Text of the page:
Report: Citizens Yawn At Feds' E-Gov Initiatives - InformationWeek

InformationWeek is part of the Informa Tech Division of Informa PLC

This site is operated by a business or businesses owned by Informa PLC and all copyright resides with them.Informa PLC's registered office is 5 Howick Place, London SW1P 1WG. Registered in England and Wales. Number 8860726.

IoT
IoT
Infrastructure

Report: Citizens Yawn At Feds' E-Gov Initiatives

Agency heads, CIOs, and program mangers face increased obstacles to widespread acceptance of the Web for government initiatives, a Forrester study says.

The federal E-government initiatives launched in 2001 just aren't cutting it. That's the general conclusion of a Forrester Research report, "The Future of E-government," which cites low adoption by citizens of E-gov programs. In addition, the report finds that agency heads, CIOs, and program mangers face increased obstacles to widespread acceptance of the Web for government initiatives.

"Citizens contact the government predominately for personal rather than business reasons, seeking answers to specific questions, expressing opinions, or completing transactions," Forrester consulting analyst Alan Webber said in a statement accompanying the report. "Because of the personal nature of these interactions, they still rely on telephone and in-person contact and don't completely trust the Web. Even though most of these people use the Internet for other aspects of their daily lives, old habits die hard."

To add to the frustration, Forrester says, government agency heads must confront added obstacles like constrained budgets and a change-resistant culture. Forrester predicts that federal IT spending will begin to decrease in the next couple of years. The government's bureaucratic and inefficient production model, extremely long project cycles, and long overdue deadlines are also described as large obstacles to adoption.

A spokeswoman for the White House Office of Management and Budget, charged with overseeing the E-government initiatives, declined comment on the report, saying administration E-gov officials didn't know the details of Forrester's finding because it didn't want to pay $250 to purchase the study. A Forrester spokeswoman responded that if the OMB requests a copy of the report, the company would provide the White House a free copy.

Forrester proffered five suggestions to encourage citizens and businesses to use the Web to deal with government:

  • Implement disciplined management practices. Agency CIOs and program managers should focus more effort on the estimation of costs and benefits, project management, and management buy-in to the processes.
  • Establish a more secure environment. Few citizens will interact with government via the Web until they're comfortable with the security and privacy safeguards of government systems.
  • Complete agency enterprise architectures. Only a handful of agencies have effective architectures in place, and it will be difficult to make intelligent investment decisions until they are all fully ramped up.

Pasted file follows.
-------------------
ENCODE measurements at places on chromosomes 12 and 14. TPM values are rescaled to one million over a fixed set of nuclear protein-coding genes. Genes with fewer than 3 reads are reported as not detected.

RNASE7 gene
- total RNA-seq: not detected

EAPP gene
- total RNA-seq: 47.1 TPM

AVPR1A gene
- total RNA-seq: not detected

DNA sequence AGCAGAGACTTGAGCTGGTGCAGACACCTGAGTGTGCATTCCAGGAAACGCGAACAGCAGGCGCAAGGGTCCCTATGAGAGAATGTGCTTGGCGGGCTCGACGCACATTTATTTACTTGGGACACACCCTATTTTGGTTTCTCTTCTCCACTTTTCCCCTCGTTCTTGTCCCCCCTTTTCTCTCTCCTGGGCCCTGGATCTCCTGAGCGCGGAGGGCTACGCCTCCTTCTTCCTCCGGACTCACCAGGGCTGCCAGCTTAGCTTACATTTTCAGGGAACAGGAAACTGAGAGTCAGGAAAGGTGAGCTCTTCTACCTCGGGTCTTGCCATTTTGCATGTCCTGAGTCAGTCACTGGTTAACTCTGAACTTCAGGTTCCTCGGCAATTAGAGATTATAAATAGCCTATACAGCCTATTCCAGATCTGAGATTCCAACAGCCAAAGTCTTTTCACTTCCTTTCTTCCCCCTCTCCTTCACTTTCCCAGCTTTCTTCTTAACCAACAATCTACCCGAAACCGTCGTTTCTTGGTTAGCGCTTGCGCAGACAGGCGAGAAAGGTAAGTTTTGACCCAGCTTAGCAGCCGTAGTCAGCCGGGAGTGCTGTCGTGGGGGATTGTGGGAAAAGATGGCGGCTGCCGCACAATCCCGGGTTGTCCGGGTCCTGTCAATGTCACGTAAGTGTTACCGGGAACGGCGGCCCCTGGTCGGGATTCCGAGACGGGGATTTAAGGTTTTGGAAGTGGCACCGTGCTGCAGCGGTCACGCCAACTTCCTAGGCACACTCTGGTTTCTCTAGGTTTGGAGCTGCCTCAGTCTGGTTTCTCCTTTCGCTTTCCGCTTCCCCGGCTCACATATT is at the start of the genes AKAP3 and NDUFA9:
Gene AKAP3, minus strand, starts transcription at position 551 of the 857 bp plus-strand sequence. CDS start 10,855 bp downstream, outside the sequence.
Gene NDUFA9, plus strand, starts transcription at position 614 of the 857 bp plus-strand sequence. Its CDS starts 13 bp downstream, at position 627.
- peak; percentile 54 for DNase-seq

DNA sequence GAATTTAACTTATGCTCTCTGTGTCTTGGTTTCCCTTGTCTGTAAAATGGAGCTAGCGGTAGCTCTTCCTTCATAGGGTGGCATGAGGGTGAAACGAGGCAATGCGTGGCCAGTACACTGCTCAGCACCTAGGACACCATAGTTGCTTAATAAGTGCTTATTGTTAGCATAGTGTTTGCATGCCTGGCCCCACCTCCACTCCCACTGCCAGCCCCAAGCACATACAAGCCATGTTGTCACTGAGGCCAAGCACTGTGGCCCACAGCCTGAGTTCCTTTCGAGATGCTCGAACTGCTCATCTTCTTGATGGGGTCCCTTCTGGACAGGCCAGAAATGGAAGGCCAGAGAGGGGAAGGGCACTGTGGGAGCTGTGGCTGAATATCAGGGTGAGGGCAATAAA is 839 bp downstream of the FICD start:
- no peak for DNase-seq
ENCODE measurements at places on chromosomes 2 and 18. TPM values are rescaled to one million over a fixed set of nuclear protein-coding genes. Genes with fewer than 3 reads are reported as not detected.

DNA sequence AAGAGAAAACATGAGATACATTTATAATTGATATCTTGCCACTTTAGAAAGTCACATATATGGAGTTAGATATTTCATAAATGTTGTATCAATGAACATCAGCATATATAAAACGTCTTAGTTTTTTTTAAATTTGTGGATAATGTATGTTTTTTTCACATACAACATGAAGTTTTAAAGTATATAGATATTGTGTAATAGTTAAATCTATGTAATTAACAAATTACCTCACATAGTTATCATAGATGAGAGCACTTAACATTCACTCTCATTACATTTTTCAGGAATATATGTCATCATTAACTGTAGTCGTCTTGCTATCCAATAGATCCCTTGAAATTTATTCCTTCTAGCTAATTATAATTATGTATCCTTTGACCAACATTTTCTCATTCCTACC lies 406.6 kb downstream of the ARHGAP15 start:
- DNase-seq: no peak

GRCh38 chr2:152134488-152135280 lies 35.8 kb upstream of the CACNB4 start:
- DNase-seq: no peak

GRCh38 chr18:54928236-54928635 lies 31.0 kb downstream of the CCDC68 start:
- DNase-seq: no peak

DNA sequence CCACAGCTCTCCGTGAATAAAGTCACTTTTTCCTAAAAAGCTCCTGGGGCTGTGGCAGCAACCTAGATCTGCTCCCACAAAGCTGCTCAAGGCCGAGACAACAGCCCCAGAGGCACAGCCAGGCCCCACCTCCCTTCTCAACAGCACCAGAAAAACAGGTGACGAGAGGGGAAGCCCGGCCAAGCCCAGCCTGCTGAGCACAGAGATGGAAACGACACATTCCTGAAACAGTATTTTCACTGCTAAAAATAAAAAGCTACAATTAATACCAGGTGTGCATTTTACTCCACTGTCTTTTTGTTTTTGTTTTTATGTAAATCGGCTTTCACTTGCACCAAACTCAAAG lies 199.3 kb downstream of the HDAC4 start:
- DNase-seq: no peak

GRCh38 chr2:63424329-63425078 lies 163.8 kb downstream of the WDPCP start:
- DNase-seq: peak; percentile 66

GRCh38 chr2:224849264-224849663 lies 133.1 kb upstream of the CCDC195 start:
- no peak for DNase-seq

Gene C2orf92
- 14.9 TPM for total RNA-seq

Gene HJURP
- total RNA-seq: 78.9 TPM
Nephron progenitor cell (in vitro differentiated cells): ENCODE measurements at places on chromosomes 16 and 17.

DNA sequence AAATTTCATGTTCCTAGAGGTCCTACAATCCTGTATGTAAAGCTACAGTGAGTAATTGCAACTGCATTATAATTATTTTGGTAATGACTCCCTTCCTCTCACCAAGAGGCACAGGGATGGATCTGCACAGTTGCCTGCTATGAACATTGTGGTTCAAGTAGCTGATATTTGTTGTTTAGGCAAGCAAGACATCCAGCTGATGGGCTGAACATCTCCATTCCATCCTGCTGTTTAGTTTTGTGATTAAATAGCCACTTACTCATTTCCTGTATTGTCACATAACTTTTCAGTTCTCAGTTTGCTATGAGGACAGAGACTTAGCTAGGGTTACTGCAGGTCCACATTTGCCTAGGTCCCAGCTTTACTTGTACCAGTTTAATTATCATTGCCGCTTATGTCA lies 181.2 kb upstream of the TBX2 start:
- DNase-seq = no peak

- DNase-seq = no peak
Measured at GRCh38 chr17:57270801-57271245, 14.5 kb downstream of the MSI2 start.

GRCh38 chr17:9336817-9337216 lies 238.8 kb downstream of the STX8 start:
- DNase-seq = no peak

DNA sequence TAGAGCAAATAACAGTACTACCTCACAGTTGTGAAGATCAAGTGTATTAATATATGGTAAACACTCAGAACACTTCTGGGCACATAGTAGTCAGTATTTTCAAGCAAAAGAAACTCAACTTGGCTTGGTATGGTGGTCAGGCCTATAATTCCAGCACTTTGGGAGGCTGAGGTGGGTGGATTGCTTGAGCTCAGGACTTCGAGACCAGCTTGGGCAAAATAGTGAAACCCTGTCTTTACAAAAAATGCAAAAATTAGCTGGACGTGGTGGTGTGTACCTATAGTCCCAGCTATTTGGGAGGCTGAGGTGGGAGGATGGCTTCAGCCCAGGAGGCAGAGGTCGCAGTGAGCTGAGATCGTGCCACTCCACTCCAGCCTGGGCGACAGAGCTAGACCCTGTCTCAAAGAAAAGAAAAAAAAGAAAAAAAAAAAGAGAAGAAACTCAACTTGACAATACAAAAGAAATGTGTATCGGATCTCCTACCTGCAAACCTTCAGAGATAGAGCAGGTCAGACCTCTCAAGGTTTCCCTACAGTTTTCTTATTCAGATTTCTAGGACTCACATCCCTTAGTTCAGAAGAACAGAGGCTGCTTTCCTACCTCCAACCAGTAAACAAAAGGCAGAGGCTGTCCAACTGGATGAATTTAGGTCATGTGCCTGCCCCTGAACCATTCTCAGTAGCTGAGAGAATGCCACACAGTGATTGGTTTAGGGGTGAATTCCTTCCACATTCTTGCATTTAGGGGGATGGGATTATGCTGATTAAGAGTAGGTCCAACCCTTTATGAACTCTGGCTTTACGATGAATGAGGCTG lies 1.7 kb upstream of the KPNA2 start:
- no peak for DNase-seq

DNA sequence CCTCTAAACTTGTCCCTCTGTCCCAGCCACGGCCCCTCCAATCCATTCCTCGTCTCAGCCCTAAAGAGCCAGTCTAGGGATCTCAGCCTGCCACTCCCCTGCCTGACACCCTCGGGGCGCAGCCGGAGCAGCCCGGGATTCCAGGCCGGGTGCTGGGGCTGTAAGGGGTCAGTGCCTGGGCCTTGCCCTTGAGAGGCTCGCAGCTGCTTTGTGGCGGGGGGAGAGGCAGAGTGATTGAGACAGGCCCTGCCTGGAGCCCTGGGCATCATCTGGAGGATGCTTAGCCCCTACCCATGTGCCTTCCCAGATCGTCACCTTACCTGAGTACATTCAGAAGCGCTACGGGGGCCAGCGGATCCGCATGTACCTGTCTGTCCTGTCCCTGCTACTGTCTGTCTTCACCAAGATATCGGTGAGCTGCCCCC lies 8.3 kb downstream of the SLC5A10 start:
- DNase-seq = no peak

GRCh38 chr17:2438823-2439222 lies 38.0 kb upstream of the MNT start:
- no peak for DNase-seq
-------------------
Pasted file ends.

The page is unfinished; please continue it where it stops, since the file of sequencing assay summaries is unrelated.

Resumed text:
• Develop capabilities for records and data. The government continues to create enormous amounts of records on paper, despite a push toward storing, retrieving, and disposing of electronic data and records.
  • Address the IT talent shortage. IT workers are a hot commodity, and agencies are having a difficult time replacing retiring federal IT workers.
  • The government business model must shift away from a centralized, machine-like organization to a decentralized model based on regional and local structures that are closer to the citizen to be successful, Forrester says. By doing so, the IT advisory firm says technologies like the Internet portal will eventually replace the phone as the primary channel for citizen and business government interaction.

    We welcome your comments on this topic on our social media channels, or [contact us directly] with questions about the site.
    Comment  | 
    Print  | 
    More Insights
    Commentary
    CIOs Face Decisions on Remote Work for Post-Pandemic Future
    Joao-Pierre S. Ruth, Senior Writer,  2/19/2021
    Slideshows
    11 Ways DevOps Is Evolving
    Lisa Morgan, Freelance Writer,  2/18/2021
    News
    CRM Trends 2021: How the Pandemic Altered Customer Behavior Forever
    Jessica Davis, Senior Editor, Enterprise Apps,  2/18/2021
    White Papers
    Register for InformationWeek Newsletters
    The State of Cloud Computing - Fall 2020
    The State of Cloud Computing - Fall 2020
    Download this report to compare how cloud usage and spending patterns have changed in 2020, and how respondents think they'll evolve over the next two years.
    Video
    Current Issue
    2021 Top Enterprise IT Trends
    We've identified the key trends that are poised to impact the IT landscape in 2021. Find out why they're important and how they will affect you.
    Slideshows
    Flash Poll